Giannini: We always recommend a multi-layered approach to emergency communications as the best way for end-users to deliver emergency messages across their enterprise. Our strategy is to help customers leverage the investments they have already made in life-safety infrastructure, such as fire alarm systems with voice evacuation capability. Visual notification solutions such as LED message boards or flat screen information displays should be incorporated into the plan. An end-to-end solution can also include: High Power Speaker Array (HPSA) systems, also known as "Giant Voice" systems, for wide area exterior applications; and personal notification (wireless) systems, also known as text messaging subscription services.
Brummel: A complete, end-to-end mass notification system combines systems capable of multiple levels of communication. First and foremost is a Public Address system closely tied to an emergency phone. Having the phone control the public address amplifier minimizes energy draw and permits cost-effective installations, as one pair will operate both systems. Secondly, a user-friendly GUI enables the end-user to tailor multiple or group notifications and programming to their specific campus - both indoors and outdoors. Finally, Voice Call/CAP/SMS/e-mail systems provide secondary coverage.
Sipe: A comprehensive mass communication plan should include the ability to send alerts via telephone, e-mail and SMS text message and allow for real-time reporting on delivery status. The system should include mapping capability through a Geographic Information System (GIS) to enable users to select alert recipients based on their physical location. In addition, the ability to get an interactive response from recipients on a selective basis is critical.
Shanes: There are certain combinations of technologies that work best for any given situation. The question that one should ask is what type of events will have to be covered by the mass notification system? Weather emergencies and other events where location is irrelevant can be handled by a mass blast through a High Power Speaker Array or digital message delivery via e-mail or SMS. An intruder on campus event, on the other hand, would require a series of targeted broadcasts (audio or visual) to specific segments of a community.
Miasnik: Today's solution should focus on a network-based, bi-directional, rich-media communication. Such solutions should collect incident alerts from various inputs like fire panels, video surveillance and weather service and disseminate relevant messages - including situation-specific instructions and video clips - via multiple, redundant alerting channels. The end-to-end solution must also collect and report responses from recipients to ensure message delivery.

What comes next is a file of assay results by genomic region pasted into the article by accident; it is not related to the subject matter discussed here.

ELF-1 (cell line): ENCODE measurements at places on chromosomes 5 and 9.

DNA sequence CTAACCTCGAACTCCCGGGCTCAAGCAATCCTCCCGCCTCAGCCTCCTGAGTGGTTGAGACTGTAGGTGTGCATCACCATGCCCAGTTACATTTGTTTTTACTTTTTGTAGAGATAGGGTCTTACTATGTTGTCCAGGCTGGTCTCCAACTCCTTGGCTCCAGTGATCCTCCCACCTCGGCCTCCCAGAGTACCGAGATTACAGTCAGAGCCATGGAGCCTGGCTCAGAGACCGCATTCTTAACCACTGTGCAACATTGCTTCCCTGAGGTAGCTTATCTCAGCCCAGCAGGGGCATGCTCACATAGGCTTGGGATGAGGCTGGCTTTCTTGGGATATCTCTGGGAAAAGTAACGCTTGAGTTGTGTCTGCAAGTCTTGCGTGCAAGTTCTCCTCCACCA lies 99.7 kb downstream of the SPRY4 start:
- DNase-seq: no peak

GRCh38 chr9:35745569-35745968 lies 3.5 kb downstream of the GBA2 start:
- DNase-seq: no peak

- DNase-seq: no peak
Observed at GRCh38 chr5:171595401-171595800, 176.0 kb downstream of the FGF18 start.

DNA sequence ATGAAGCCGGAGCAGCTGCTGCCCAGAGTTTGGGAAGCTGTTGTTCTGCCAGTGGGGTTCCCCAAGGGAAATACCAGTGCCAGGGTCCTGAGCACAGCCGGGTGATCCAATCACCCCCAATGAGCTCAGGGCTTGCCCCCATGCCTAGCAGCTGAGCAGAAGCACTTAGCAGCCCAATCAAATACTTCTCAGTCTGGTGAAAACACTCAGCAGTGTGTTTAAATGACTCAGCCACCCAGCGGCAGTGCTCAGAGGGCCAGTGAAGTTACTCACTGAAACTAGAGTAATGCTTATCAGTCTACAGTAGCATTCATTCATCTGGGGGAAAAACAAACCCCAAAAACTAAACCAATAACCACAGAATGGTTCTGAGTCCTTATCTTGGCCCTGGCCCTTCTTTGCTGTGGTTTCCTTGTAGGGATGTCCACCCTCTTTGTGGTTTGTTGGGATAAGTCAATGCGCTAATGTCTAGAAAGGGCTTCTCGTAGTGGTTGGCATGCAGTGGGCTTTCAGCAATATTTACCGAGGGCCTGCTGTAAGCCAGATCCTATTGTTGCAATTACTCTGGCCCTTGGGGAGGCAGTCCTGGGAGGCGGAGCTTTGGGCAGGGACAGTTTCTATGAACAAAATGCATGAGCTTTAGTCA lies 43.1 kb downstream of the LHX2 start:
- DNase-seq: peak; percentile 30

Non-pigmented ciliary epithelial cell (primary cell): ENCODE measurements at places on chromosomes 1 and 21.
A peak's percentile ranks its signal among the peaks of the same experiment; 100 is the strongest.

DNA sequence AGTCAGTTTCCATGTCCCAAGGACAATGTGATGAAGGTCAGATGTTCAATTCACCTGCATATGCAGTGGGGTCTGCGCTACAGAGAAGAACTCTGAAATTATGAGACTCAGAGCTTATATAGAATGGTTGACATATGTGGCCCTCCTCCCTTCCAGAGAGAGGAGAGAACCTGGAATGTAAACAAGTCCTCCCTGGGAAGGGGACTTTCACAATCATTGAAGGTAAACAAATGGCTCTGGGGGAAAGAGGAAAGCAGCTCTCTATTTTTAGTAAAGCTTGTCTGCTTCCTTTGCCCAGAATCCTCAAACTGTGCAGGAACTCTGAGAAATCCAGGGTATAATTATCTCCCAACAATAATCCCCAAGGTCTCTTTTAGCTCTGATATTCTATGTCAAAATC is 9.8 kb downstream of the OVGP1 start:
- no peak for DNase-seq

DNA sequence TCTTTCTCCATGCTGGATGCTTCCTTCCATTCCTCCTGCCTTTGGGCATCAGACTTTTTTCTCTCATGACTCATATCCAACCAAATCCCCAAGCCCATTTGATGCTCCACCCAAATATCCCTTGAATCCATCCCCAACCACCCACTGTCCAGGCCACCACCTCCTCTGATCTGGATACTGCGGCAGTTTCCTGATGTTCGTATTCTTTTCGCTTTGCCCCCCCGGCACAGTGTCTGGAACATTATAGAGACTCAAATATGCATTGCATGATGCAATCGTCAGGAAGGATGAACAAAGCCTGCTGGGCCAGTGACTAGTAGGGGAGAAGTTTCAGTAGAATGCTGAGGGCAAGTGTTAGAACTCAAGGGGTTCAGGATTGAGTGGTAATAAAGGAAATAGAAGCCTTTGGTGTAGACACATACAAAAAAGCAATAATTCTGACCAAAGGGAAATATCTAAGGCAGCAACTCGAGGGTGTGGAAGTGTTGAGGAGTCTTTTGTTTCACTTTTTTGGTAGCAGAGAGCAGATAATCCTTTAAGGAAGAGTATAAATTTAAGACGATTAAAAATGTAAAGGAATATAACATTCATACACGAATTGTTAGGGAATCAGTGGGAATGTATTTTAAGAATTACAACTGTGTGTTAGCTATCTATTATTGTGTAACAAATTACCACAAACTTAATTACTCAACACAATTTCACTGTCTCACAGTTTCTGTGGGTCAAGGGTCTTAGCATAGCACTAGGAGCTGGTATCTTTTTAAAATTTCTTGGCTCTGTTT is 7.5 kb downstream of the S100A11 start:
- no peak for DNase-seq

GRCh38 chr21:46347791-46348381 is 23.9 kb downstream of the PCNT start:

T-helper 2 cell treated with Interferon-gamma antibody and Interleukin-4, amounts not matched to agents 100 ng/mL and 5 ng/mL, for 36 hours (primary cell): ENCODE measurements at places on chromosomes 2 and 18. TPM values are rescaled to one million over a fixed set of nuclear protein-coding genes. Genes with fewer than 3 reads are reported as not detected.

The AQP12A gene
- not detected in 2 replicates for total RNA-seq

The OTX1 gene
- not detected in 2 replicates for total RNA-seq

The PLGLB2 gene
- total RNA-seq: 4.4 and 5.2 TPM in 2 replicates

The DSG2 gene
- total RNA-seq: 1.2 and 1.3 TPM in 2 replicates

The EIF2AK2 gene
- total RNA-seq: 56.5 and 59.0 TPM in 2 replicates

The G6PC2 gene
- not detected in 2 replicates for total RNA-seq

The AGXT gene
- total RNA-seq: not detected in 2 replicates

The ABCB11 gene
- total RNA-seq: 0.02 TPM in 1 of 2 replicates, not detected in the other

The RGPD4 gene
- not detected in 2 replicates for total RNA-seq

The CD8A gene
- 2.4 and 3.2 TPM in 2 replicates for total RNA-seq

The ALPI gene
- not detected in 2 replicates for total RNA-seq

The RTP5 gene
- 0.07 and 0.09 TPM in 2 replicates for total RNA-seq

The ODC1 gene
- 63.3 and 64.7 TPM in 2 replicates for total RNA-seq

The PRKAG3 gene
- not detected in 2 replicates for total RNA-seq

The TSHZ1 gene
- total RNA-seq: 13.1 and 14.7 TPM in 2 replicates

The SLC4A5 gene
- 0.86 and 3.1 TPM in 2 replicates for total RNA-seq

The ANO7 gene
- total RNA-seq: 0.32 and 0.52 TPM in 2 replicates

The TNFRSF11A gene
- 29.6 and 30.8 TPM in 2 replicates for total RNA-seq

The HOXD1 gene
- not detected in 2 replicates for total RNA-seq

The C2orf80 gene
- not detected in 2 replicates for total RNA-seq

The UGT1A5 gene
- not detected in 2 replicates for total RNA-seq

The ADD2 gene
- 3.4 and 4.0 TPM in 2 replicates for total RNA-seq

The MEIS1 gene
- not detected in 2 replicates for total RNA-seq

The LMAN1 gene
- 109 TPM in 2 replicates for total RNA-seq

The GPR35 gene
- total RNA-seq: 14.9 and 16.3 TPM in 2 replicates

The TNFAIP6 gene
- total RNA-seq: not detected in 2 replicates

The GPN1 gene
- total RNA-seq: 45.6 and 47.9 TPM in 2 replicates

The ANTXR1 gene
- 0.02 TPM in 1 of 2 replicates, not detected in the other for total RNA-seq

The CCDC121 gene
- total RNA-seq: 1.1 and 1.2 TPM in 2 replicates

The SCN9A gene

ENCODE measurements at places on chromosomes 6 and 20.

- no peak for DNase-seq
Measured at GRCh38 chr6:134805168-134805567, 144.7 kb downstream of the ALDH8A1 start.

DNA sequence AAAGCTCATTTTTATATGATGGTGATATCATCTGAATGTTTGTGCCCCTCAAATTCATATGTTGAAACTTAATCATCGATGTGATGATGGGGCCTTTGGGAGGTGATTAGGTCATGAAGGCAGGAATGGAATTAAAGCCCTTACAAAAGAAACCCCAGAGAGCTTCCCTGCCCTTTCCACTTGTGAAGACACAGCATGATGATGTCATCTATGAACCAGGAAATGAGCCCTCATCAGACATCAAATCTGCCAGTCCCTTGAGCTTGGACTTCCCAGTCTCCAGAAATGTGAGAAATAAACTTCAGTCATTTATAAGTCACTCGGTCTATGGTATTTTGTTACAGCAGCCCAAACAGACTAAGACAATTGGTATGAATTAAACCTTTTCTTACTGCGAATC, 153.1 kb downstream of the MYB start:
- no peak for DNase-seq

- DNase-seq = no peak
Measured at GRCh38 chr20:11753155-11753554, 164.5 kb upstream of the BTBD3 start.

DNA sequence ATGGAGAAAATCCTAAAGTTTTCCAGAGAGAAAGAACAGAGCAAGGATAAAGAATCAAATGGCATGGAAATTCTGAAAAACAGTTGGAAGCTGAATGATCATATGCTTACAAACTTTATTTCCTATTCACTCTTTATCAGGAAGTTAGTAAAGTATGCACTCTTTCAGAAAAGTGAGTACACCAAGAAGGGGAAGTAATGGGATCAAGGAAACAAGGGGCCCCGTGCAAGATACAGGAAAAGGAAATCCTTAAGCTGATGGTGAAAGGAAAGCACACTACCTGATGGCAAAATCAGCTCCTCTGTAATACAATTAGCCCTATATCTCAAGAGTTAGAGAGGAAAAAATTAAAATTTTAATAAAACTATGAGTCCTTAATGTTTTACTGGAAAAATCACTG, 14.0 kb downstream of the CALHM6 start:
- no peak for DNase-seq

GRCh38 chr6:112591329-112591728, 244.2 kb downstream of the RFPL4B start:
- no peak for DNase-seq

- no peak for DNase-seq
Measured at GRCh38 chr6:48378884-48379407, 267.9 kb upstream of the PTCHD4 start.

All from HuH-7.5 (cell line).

Milburn: Instead of relying on just one technology to communicate critical information in an emergency, multiple communication systems help ensure that information will successfully reach your audience. The "System of Systems" approach to emergency communications include sending text messages and e-mails, distributing automated voice calls, broadcasting alerts over indoor or outdoor mass notification systems, using display signs, desktop alerts and social media.
STE: How can end-users overcome the problems with e-mail and text messaging delays, or overwhelming the system, in a mass notification setting?
Brummel: The hierarchy of these tools and capacity constraints must be considered when looking at the overall picture. Several considerations: Use a remote or online hosted solution by which the host has contracted with the LEC/IXC carriers for large bandwidth capabilities and TDM capacity; or, for locally hosted solutions, purchase or negotiate a contract with the LEC for large bandwidth capabilities and TDM capacity.
Miasnik: E-mail and text messaging are just basic communication vehicles that are inherently not designed for an emergency mass notification scenario. Relying on them as the sole means of warning would be a mistake. The use of IP network technology - delivery to online computers, VoIP phone displays via direct and reliable communication protocols provides assured delivery within a designated time frame (typically 1-3 minutes to 10,000 users/devices). In parallel, integrating alternate devices such as sirens, radio transmission and display boards, further ensures message delivery.
Milburn: Under routine, non-emergency conditions, low-volume messaging will be transmitted through wireless carriers without delay and at a high success rate; however, in an actual emergency when volume is high, delayed messages or failure of delivering messages greatly increases. Selecting a dedicated notification system that offers direct connectivity with major wireless carriers, white listing with major ISPs, geo-dispersed, secure data centers, and multiple redundant servers, greatly improves reliability.